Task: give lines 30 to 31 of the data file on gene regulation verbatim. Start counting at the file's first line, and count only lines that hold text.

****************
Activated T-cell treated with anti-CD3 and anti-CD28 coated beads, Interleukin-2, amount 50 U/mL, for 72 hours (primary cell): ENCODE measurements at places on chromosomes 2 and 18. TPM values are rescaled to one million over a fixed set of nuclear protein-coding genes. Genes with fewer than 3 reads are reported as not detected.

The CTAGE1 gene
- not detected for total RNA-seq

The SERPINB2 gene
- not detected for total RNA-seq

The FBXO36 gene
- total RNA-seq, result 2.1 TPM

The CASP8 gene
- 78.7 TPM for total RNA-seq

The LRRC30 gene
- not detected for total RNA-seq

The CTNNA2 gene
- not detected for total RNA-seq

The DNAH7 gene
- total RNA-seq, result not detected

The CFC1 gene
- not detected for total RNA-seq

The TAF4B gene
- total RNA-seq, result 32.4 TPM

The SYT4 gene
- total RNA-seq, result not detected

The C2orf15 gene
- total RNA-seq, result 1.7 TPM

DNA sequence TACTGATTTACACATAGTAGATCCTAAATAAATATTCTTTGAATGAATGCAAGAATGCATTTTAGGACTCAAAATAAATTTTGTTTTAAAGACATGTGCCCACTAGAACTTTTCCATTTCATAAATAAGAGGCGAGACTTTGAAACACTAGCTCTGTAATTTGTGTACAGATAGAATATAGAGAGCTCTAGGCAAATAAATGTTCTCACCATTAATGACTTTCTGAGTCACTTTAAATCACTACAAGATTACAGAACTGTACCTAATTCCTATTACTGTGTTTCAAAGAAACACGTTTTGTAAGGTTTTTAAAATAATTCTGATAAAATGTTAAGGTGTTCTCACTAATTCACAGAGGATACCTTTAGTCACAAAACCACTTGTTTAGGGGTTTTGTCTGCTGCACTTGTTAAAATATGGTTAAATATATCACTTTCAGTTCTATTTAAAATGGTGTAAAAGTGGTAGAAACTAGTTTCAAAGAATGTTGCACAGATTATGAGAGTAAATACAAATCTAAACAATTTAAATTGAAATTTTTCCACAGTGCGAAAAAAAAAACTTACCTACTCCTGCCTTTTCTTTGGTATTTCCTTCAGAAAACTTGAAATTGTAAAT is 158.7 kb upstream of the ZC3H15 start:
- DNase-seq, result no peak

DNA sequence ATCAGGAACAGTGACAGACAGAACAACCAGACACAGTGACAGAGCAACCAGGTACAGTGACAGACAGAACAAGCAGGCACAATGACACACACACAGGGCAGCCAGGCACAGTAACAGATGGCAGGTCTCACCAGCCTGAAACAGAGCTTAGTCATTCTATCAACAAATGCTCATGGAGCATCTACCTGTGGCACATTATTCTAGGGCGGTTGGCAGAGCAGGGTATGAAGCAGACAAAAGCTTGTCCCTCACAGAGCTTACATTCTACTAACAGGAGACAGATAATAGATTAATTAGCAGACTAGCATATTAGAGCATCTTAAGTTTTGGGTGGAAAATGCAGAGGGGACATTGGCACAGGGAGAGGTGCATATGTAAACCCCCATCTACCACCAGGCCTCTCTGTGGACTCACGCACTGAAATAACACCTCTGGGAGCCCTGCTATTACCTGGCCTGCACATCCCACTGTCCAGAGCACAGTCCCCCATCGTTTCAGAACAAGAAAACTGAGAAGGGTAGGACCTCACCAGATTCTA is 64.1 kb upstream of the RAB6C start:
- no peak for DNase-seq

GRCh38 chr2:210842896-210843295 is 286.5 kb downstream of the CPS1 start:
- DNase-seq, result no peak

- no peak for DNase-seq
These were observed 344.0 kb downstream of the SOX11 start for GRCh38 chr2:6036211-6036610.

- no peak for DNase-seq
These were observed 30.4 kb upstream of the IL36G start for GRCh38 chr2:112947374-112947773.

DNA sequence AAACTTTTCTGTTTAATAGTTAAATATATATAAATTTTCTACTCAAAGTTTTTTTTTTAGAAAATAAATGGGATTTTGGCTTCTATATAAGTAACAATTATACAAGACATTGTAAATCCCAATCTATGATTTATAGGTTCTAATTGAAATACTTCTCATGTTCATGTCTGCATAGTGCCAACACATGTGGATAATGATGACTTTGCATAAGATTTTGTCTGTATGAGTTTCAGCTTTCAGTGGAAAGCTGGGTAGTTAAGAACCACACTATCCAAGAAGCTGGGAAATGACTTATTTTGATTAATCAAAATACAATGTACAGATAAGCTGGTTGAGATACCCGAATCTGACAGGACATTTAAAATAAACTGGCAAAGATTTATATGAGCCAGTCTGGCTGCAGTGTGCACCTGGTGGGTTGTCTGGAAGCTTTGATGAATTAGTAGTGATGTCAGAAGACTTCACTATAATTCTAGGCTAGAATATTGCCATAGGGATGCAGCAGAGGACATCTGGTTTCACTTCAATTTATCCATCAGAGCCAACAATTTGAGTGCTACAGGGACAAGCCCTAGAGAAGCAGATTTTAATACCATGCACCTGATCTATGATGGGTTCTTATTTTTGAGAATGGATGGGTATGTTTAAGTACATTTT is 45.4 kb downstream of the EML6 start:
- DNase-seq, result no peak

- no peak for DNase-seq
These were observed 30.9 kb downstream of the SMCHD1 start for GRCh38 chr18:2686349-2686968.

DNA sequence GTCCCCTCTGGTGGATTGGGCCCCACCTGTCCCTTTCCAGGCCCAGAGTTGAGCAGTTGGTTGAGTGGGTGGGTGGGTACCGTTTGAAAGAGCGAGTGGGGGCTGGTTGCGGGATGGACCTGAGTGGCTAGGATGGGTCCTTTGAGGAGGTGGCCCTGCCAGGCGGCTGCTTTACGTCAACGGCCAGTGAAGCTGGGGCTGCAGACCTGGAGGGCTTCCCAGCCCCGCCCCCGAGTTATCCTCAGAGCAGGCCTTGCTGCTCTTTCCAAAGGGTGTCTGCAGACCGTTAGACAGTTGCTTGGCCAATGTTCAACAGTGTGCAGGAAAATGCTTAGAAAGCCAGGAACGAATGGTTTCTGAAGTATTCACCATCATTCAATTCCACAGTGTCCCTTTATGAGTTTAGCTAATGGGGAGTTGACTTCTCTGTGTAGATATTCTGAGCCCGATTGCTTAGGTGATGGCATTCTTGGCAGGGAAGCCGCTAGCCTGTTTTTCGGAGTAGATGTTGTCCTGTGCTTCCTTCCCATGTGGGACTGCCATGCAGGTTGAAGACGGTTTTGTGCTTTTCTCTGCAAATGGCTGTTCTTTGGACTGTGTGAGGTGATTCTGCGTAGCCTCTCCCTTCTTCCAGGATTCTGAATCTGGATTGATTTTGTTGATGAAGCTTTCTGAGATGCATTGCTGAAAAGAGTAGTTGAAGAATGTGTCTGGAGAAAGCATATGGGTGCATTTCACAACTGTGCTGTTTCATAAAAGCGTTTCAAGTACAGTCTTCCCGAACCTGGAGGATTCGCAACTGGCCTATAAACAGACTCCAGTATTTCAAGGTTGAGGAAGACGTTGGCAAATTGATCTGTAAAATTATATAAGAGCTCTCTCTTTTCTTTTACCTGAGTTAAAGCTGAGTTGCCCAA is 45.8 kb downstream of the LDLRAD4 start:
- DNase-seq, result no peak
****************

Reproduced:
- no peak for DNase-seq
These were observed 344.0 kb downstream of the SOX11 start for GRCh38 chr2:6036211-6036610.